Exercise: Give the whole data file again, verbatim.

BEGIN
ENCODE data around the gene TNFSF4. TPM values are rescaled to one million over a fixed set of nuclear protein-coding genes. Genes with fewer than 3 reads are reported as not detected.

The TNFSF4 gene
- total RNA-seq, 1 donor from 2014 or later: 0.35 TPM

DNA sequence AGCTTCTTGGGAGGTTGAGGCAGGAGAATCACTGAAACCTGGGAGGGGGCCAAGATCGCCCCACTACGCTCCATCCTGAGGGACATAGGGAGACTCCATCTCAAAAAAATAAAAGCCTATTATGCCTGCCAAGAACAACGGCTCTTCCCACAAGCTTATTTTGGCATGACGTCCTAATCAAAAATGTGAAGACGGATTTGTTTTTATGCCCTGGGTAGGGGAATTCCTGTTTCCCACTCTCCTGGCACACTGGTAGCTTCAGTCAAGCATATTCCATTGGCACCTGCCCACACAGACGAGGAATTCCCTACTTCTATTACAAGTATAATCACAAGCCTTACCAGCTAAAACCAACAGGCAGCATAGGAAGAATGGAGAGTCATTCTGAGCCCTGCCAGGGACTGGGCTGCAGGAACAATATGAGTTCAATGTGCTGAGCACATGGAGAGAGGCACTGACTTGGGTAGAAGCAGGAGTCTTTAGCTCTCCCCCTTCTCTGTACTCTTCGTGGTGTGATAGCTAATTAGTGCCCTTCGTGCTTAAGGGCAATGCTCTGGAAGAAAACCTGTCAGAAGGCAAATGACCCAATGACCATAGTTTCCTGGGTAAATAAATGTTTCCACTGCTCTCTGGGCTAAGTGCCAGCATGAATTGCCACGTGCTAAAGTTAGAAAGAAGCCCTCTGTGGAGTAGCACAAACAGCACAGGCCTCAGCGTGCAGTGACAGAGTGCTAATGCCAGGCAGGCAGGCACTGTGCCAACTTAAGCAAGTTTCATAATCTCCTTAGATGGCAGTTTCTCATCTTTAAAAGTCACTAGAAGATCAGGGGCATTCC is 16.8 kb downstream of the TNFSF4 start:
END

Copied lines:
ENCODE data around the gene TNFSF4. TPM values are rescaled to one million over a fixed set of nuclear protein-coding genes. Genes with fewer than 3 reads are reported as not detected.

The TNFSF4 gene
- total RNA-seq, 1 donor from 2014 or later: 0.35 TPM

DNA sequence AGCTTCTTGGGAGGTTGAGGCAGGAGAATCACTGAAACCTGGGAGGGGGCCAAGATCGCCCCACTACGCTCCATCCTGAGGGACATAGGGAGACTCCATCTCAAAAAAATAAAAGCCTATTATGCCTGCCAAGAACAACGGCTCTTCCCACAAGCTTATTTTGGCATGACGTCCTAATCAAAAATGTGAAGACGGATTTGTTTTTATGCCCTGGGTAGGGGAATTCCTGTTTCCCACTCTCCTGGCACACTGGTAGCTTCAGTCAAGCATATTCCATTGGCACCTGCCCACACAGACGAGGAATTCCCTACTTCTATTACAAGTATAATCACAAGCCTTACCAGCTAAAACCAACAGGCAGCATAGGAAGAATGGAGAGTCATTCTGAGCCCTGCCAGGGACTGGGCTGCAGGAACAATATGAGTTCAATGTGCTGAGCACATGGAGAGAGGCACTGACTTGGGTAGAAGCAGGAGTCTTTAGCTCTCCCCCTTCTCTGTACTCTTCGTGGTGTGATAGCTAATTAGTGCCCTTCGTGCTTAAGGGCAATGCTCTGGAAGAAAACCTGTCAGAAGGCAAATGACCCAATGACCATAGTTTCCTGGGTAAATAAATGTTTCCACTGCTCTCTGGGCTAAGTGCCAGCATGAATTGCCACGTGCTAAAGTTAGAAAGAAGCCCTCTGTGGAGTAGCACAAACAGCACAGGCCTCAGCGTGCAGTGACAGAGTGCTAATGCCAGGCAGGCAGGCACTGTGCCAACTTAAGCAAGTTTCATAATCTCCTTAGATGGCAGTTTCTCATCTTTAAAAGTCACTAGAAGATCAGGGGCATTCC is 16.8 kb downstream of the TNFSF4 start: